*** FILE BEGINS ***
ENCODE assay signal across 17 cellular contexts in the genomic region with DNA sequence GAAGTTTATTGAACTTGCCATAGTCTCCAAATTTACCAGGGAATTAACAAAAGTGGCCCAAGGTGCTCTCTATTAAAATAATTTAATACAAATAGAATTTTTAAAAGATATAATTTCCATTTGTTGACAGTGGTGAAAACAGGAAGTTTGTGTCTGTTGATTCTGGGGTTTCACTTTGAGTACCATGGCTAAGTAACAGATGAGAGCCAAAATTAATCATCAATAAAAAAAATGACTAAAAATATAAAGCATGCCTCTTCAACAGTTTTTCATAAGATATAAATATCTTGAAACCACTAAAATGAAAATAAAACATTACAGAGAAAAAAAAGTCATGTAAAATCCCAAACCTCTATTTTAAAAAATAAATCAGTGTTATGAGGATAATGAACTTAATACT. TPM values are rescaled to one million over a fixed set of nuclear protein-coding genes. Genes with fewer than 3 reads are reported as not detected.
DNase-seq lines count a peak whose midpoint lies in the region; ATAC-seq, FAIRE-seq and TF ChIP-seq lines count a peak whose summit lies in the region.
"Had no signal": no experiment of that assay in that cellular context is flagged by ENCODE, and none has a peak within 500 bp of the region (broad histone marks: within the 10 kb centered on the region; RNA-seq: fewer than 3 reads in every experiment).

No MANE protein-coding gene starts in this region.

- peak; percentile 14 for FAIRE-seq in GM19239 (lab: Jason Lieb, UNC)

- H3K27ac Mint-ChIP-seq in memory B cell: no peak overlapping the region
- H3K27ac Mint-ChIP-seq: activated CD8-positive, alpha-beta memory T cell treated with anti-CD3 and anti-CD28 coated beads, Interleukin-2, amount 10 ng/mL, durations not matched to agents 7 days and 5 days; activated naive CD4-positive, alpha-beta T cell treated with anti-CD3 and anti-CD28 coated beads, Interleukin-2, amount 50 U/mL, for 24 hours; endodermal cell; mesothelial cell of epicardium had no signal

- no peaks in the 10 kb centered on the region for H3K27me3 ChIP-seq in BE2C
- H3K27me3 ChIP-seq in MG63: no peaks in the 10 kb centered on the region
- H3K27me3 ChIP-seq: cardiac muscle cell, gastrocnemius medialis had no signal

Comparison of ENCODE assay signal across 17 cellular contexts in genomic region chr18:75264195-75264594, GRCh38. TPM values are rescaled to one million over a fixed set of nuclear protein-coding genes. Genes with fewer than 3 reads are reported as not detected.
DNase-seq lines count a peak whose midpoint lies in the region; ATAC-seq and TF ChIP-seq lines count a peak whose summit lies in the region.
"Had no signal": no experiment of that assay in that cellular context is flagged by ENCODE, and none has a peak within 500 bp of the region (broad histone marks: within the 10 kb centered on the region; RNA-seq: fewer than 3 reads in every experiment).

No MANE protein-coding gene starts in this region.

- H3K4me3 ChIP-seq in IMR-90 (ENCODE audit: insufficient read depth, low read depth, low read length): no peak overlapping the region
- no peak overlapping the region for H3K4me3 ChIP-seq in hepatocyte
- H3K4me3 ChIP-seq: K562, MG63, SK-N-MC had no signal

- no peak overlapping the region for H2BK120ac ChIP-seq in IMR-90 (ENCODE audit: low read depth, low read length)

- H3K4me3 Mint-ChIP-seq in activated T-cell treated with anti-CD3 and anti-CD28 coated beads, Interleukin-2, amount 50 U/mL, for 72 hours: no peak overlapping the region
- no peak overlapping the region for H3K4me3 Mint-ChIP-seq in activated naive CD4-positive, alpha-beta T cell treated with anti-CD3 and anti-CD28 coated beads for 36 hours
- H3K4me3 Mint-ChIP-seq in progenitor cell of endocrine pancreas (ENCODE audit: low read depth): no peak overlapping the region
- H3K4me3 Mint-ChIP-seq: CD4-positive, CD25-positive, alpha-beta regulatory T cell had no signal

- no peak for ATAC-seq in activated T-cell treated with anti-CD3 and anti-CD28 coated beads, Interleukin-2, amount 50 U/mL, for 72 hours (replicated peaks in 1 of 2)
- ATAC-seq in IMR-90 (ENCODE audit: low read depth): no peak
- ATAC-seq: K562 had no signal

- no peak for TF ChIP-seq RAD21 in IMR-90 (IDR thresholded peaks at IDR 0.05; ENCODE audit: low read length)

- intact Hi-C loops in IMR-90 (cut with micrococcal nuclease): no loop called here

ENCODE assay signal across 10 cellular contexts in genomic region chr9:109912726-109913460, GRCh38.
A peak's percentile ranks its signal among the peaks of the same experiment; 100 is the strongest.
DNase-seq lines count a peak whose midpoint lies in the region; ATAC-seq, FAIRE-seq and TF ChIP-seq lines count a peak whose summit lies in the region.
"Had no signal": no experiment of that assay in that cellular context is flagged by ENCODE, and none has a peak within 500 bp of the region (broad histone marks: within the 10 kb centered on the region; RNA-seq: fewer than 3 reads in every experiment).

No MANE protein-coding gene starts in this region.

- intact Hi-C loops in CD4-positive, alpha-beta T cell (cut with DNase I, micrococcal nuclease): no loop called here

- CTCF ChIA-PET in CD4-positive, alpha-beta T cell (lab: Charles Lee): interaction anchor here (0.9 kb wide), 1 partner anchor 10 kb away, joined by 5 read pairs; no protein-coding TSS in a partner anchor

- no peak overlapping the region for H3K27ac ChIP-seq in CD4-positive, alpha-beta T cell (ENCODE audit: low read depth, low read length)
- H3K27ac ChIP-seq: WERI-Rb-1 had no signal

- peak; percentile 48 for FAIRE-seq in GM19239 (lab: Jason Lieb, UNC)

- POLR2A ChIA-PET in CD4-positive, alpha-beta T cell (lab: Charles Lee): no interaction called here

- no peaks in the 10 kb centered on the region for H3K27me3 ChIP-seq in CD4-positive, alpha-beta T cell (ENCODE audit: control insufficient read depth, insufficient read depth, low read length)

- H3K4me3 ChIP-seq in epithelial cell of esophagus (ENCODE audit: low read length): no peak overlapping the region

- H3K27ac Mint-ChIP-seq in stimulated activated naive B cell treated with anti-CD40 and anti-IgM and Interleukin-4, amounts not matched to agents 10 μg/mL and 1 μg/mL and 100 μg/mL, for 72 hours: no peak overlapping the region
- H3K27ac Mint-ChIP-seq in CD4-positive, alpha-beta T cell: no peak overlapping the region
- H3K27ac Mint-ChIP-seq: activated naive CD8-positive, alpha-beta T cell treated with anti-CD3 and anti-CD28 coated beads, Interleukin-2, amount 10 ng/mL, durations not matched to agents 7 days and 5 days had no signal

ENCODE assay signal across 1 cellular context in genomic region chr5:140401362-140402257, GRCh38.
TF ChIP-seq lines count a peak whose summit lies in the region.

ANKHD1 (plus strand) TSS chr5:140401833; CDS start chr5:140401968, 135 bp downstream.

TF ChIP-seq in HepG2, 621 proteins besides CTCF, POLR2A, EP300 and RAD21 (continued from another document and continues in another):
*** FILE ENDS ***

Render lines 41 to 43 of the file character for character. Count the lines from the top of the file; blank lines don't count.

- H3K27ac Mint-ChIP-seq in stimulated activated naive B cell treated with anti-CD40 and anti-IgM and Interleukin-4, amounts not matched to agents 10 μg/mL and 1 μg/mL and 100 μg/mL, for 72 hours: no peak overlapping the region
- H3K27ac Mint-ChIP-seq in CD4-positive, alpha-beta T cell: no peak overlapping the region
- H3K27ac Mint-ChIP-seq: activated naive CD8-positive, alpha-beta T cell treated with anti-CD3 and anti-CD28 coated beads, Interleukin-2, amount 10 ng/mL, durations not matched to agents 7 days and 5 days had no signal